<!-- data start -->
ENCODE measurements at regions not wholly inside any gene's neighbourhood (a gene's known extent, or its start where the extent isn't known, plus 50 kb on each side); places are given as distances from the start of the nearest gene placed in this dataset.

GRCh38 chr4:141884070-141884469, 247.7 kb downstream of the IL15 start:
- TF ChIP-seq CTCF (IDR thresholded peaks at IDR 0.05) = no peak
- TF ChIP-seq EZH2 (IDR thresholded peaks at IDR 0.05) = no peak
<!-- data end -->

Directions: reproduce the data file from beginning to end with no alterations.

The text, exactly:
ENCODE measurements at regions not wholly inside any gene's neighbourhood (a gene's known extent, or its start where the extent isn't known, plus 50 kb on each side); places are given as distances from the start of the nearest gene placed in this dataset.

GRCh38 chr4:141884070-141884469, 247.7 kb downstream of the IL15 start:
- TF ChIP-seq CTCF (IDR thresholded peaks at IDR 0.05) = no peak
- TF ChIP-seq EZH2 (IDR thresholded peaks at IDR 0.05) = no peak